6

Day 1. dotcomma, score 3 ., (There are two 0x10 bytes at the end) Try it online! This follows the restrictions: You must include the 0x10 byte in your source code You must have an even number of bytes in your source code You must only use even bytes in your source code Answers posted tomorrow may use the restriction that each byte must be higher than the ...


1

Python 3, 67 bytes print('\n'.join(''.join('*' for x in range(10))for y in range(10))) Try it online!


1

05AB1E, 7486 bytes •тûιX>Þ*ι+»¹œΛaá3ðwkç.qn₅‰HYNgO m$ǝ‰š¹¦øýŸ‹ÁKÝ9ʒgāBVδ)EΔü§ý7Q@3)Züf†Bª*Ωā8∊á-<ãäε¬JåS©ÌтíH´λÁвáλ%ò¬õ+Pð²ǝÜεHC°₁+íP)΂©≠àlíδĀ²ƶèKä¹vôµǝÏÕĀ₃TùÈ]«-Ô™εˆðʒì—zÆO¼‰ÙÙœ2gǝL§´āǝ¯xïd>Å^ºÁ%Ü|M₆}×i“ε*г:tнθ§òΓθIεïdƶ₂&ñd®ηôΔÀxåZS–€wÇ b»fÒ∞ xFØØÎuŠh₃м£[üï/θú‹*,©ÔÐ`êζlΣº¤¹Áǝ¸нòô^X¬ˆa8ƒ(WÖx°ˆËÛHвù{±š®÷ÈÑþþW‚±²PÚ₄ߊNUNdZÜλ¸ù<ûí≠ø Ÿ½ÊѨYā¦’...


0

Eso2D, 15 bytes + 5 = 20 2v ,>#1~5 @#,5< Eso2D is a language starting with E that has a relatively short name and an instruction set very good for string construction that I found on the esolang wiki. This could probably be improved further, but it's more than enough for a new best E. Explanation: 2v Increment the accumulator by 97 and move ...


0

X is for XJam, 6 + 4 = 10 '[,65> What is XJam, you may ask? It's a language I started creating earlier this year and gave up before doing anything really interesting. It technically does fulfill its design criteria though, which is to be a version of CJam which adapts to the informal specification in the xkcd comic X. It accomplishes this by using a ...


1

05AB1E, 47 45 bytes Thanks to Kevin Cruijssen for -2 bytes! 16ôí16jí15ÝhJš¬ðìsøv"+---"69∍=yS3j€ÀõšĆ'|ý,}, Try it online! Commented: 16ô # split the input into groups of (up to) 16 í16jí # right-pad the groups to 16 with reverse, left-pad, reverse 15Ý # push [0, 1, ..., 15] hJ ...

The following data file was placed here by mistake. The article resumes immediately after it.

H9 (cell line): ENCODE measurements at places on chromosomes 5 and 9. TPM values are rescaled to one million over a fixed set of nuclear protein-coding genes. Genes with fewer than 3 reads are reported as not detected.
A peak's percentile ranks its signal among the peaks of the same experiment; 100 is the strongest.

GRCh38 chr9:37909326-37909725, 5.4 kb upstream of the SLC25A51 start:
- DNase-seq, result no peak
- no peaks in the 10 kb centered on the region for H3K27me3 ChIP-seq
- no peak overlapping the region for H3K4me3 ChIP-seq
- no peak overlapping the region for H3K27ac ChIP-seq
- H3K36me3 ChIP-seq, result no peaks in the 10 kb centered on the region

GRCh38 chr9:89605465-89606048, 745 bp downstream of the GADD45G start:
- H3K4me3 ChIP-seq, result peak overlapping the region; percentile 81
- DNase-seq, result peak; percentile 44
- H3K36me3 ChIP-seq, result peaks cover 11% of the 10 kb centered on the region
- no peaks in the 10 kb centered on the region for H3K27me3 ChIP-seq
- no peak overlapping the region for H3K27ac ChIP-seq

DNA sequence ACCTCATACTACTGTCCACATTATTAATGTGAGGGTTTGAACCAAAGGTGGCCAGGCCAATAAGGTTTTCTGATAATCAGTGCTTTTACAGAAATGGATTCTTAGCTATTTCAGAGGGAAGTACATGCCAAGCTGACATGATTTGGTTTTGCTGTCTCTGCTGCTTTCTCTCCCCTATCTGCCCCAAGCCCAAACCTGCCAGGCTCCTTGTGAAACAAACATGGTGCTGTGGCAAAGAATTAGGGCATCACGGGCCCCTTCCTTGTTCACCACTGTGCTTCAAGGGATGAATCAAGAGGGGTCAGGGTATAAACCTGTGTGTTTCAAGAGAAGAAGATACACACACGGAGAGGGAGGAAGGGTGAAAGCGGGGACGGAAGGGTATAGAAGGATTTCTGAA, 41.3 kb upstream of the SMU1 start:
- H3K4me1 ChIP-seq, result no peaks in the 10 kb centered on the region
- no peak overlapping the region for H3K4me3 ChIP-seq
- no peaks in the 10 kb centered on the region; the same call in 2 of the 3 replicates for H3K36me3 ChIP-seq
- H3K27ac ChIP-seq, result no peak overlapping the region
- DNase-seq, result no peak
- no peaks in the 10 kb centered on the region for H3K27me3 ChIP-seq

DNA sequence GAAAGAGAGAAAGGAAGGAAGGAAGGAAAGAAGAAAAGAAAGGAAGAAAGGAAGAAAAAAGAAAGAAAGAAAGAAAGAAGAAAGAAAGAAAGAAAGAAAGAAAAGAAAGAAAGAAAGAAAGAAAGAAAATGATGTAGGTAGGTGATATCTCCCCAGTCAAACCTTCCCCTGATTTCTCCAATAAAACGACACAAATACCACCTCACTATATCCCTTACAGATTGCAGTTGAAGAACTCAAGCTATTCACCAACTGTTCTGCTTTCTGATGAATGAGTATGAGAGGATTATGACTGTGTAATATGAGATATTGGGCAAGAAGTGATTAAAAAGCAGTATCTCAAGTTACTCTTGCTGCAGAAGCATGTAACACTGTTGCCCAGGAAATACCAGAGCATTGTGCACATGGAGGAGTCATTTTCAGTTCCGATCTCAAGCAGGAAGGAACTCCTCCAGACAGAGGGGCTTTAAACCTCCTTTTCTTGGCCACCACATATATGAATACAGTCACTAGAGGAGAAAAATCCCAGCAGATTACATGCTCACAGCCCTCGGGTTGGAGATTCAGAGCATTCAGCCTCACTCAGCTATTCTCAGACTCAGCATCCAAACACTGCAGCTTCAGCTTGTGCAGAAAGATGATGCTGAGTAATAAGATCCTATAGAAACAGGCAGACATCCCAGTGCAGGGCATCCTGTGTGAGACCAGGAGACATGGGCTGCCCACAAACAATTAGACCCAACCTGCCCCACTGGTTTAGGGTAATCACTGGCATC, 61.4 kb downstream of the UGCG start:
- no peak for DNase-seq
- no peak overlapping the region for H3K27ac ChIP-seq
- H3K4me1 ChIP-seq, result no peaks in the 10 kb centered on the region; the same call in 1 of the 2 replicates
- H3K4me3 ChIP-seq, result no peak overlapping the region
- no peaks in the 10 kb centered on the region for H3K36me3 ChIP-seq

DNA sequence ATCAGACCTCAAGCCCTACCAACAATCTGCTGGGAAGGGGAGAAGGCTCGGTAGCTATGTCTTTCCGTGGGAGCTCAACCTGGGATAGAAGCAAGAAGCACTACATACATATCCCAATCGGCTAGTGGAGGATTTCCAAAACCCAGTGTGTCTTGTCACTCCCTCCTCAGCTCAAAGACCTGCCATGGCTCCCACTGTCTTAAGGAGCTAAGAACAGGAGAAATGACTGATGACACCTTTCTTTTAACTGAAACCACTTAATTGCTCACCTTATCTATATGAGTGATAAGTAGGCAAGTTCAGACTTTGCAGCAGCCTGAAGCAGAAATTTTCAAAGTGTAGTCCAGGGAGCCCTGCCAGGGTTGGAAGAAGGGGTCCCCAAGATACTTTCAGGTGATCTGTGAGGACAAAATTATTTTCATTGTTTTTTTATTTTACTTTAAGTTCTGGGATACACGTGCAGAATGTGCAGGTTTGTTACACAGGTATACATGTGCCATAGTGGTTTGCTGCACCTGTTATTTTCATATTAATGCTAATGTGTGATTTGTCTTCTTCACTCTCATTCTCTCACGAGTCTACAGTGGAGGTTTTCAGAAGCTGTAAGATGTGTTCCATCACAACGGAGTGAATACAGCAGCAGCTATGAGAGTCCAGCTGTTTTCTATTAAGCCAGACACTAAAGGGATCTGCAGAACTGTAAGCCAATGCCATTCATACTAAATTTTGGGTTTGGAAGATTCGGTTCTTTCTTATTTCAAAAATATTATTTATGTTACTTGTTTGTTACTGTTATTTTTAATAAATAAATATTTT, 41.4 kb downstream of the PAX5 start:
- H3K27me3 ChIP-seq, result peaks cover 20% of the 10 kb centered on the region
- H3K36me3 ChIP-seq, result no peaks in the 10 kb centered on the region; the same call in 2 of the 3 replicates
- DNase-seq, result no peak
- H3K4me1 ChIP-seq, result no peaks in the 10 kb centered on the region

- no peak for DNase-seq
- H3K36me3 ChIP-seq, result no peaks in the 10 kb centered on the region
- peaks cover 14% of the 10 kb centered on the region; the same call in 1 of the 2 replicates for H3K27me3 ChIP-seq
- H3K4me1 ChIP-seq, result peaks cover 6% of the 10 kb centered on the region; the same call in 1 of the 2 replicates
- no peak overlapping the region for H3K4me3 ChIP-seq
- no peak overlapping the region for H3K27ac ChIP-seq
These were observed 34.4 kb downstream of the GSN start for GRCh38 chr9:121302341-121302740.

1

Perl 5 -pl, 127 120 bytes @.=($",0..9,A..F);$\='+---'x@..'+ ';$_=join'',@.,s;.{1,16};$.[$.++].sprintf'%-16s',$&;gre;s;.;| $& ;g;s;.{1,68};$\$&| ;g Try it online! Previous version: @.=($",0..9,A..F);$~='+'.'---+'x@.;$_=join'',@.,s;.{1,16};$.[$.++].sprintf'%-16s',$&;gre;s;.;| $& ;g;s;.{1,68};$~ $&| ;g;$_.=$~ Try it online!


1

Scala 3, 34 bytes @main def m=print("Hello, World!") Thought Dotty deserved its own answer. Try it in Scastie


2

Fugue, 276 bytes 00000000: 4d54 6864 0000 0006 0001 0002 0001 4d54 MThd..........MT 00000010: 726b 0000 001b 0090 4040 0190 3c40 0090 rk......@@..<@.. 00000020: 4640 1b90 4440 0390 4240 0190 4740 00ff F@..D@..B@..G@.. 00000030: 2f4d 5472 6b00 0000 db00 905c 4001 905d /MTrk......\@..] 00000040: 4001 9059 4000 905c 4001 9058 4000 904e @..Y@..\@..X@..N ...


3

Python, 70 60 bytes print("rnbqkbnr","p"*8,*["."*8]*4,"P"*8,"RNBQKBNR",sep='\n') Also if someone could explain to me why this doesn't work, I'd appreciate it! map(print,["rnbqkbnr","p"*8,*["."*8]*4,"P"*8,"RNBQKBNR"])


1

Source Engine Console, 18 bytes echo Hello, World! You can't try it online unless Valve ports Half-Life 2 to WASM or something. This script is pretty basic. It's perfectly valid to echo like this without quotes in the Source Engine. The Source Engine is a game engine developed by Valve Software, and used in all their games after 2004 (until DOTA 2 in 2015). ...


0

Julia, 636 bytes Zlib compression is not part of standard libraries, so I only used Base64 encoding using Base64 red,blue,green=[(x,y,d=base64decode)->d("AAAAavmMukdHTGFYV3bDelDPK1JAYDRr7Zg0dk5O")[3vcat([fill(div(i,16),i%16) for i=d("...


1

05AB1E, 11 bytes …_|_ĆƵм×Tä» Try it online! ä # split... … # three char string... _|_ # literal... Ć # concatenated with its first character... × # repeated... м # numeric literal... Ƶ # converted from base 255 to decimal plus 101... × # times... ä # into... ...


1